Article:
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I've looked it up on phrases.org.uk, which gives the following quote as the first usage:

This began life in the USA, in the late 19th century, with a slightly different meaning from the present one. It then meant to bluster. Farmer and Henley Slang and Its Analogues, 1888:

"Dis is only a bluff dey're makin' - see! Dey're talkin' tru dere hats"

It then gives filibustering in Parliament as a possible link, but I find it hard to connect British politics with American slang used by farmers:

Having made a point of order and while wearing a top hat, an MP couldn't be interrupted and could continue talking for as long as he/she wished.

But agrees that this is unlikely:

Unfortunately, although the link is plausible, I can't find any documentary evidence that links this practice with talking through one's hat. It also seems unlikely that the arcane practices of top-hatted Victorian gentlemen in the UK parliament would have crossed the Atlantic. Much more likely that the phrase originated in the USA and the meaning changed slightly over time.

Is there any better explanation of the origins in America of this phrase?

  • Is there any relation to a baseball coach talking to a player through a ballcap to prevent lip readers from getting a tell? – TaliesinMerlin Aug 23 at 18:50
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In his 1879 Decoration Day, an oration at the Academy of Music, New York, Chauncy Depew credited his use of "talking through his hat" to "the slang phrase of my Bowery friends":

After reading all the speeches, some good, some indifferent, some bad and some incomprehensibe, except on the theory best expressed by the slang phrase of my Bowery friends that the orator was "talking through his hat"....

So Depew's use of the phrase was to make sense of nonsense. That comports with the contemporary meaning:

to talk about something without understanding what you are talking about

Cambridge Dictionary

Depew's sense, however, may intimate what appears to have been the more common early meaning of the slang phrase, a sense which is perhaps closer to the literal. That meaning found expression in another early print use:

The very latest remark about the young man who has corralled everything from beer to champagne the nght before and gets around in the morning morose and silent is that "he is talking through his hat." It is said that this is quite as expressive as anything he could say.

The Sun, New York, NY, 11nov1886 (fourth column, toward bottom).

As described, the slang phrase evokes the mumbling, fragmented speech of a drunk or person suffering from a severe hangover, speech that sounds much as might be heard from somebody actually talking through a hat.

In light of this early, more literal meaning, the earlier (at least as early as the 1820s) 'in his hat', a phrase said to be Irish in origin and signifying "drunk" (see also the British slang sense of 'elevated', that is, "intoxicated"), should be mentioned as at least a possible influence on the development of the contemporary meaning of 'talking through his hat'.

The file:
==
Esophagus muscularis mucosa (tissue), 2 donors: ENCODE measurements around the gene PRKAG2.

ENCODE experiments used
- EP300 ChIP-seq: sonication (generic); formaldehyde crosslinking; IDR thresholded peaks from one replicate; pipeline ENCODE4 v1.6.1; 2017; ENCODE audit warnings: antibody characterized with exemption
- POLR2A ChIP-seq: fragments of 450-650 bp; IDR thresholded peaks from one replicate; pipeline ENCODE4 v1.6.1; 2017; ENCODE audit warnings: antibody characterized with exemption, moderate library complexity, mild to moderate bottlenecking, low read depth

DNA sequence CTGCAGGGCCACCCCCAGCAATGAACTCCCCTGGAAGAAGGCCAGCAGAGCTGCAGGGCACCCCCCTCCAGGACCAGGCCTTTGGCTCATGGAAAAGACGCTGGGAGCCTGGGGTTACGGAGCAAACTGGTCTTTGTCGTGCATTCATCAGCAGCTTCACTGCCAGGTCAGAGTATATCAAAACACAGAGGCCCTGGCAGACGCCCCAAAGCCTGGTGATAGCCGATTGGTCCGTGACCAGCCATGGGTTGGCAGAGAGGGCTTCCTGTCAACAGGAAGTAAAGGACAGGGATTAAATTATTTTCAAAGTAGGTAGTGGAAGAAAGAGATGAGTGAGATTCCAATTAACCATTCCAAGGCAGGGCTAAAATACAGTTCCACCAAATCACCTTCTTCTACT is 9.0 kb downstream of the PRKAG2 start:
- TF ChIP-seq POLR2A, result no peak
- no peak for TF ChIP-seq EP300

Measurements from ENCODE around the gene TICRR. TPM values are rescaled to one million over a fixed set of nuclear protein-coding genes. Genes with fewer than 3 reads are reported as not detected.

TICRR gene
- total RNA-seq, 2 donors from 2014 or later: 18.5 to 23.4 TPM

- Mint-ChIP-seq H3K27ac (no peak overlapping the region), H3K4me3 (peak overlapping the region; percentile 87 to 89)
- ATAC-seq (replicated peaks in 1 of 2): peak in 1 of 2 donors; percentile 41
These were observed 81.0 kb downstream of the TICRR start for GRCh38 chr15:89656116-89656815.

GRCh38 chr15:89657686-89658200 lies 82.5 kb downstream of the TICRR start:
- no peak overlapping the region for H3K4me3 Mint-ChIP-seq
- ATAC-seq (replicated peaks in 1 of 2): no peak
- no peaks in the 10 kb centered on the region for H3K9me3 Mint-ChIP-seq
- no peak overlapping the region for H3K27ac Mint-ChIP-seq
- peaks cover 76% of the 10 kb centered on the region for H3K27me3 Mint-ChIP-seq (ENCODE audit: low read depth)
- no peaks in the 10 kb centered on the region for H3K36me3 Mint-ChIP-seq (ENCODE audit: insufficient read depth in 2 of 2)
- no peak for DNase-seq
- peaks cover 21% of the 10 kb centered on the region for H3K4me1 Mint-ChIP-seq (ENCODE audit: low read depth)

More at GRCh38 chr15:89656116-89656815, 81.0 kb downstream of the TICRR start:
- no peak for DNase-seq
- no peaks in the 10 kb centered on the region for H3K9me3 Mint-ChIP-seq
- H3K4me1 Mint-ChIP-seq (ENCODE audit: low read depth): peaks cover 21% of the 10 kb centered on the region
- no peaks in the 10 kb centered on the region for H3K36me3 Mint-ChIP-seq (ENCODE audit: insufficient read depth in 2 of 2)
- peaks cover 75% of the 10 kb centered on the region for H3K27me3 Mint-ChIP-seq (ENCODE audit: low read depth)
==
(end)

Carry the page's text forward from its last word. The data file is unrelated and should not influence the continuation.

British uses of 'talking through his hat', which as far as can be determined (by me, who else) first appeared in the 1890s, seem to be sponsored by the American, as witnesses this from the Manchester Evening News (paywalled; Manchester, UK) of 20oct1891 (emphasis mine):

One wonders what would have been the effect upon the colonel's enthusiastic nature if he had had another bottle of wine, or upon the veracious chronicler of the important speech if the colonel had accompanied his utterances by a defiant nod. It doesn't seem to have occurred to the said chronicler that the colonel was "talking through his hat," as the Americans say.

In contrast or as supplement to the possible influence of the Irish 'in his hat', press accounts in the US from 1900 propose an even earlier origin (from the 17th century):

  Somebody has discovered that the slang "Talking through his hat" did not originate in America, but was first used by Moliere, the French dramatist, who in his "Miser" makes one of his characters say: "To whom I speak? I am speaking to the inside of my hat." — Philadelphia Times

Whatever the scope of the influence of the Irish 'in his hat' and the speech in Moliere's "Miser", the US origin of the phrase, and hence the British origin, is evidently from Bowery (New York) slang of the mid-to-late 19th century.

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Grammarphobia suggests that possibly two indipendent similar expressions developed in BrE and AmE:

The Random House Historical Dictionary of American Slang and the Oxford English Dictionary cite this quotation from the New York World in 1888 as the earliest printed example: “Dis is only a bluff dey’re makin’ – see! Dey’re talkin’ tru deir hats.”

But

Several correspondents writing to the journal Notes and Queries in 1923 said that in the mid-1800s the phrase was applied to ostentatious Englishmen who upon entering a church stood with their hats in front of their faces and prayed into them to avoid having to kneel.

  • In the words of one writer, “As the custom died out, this kind of ‘talking through one’s hat’ may have seemed to a younger generation to have savoured of Pecksniffery.” Another writer, however, objected that this practice was called “talking to your hat,” not through it.

Whatever. It may be that the American expression and the now defunct British one came about independently.

  • Interesting. We've got a few suggestions for the etymology of the British expression; is there any for the American? – marcellothearcane Aug 23 at 17:22

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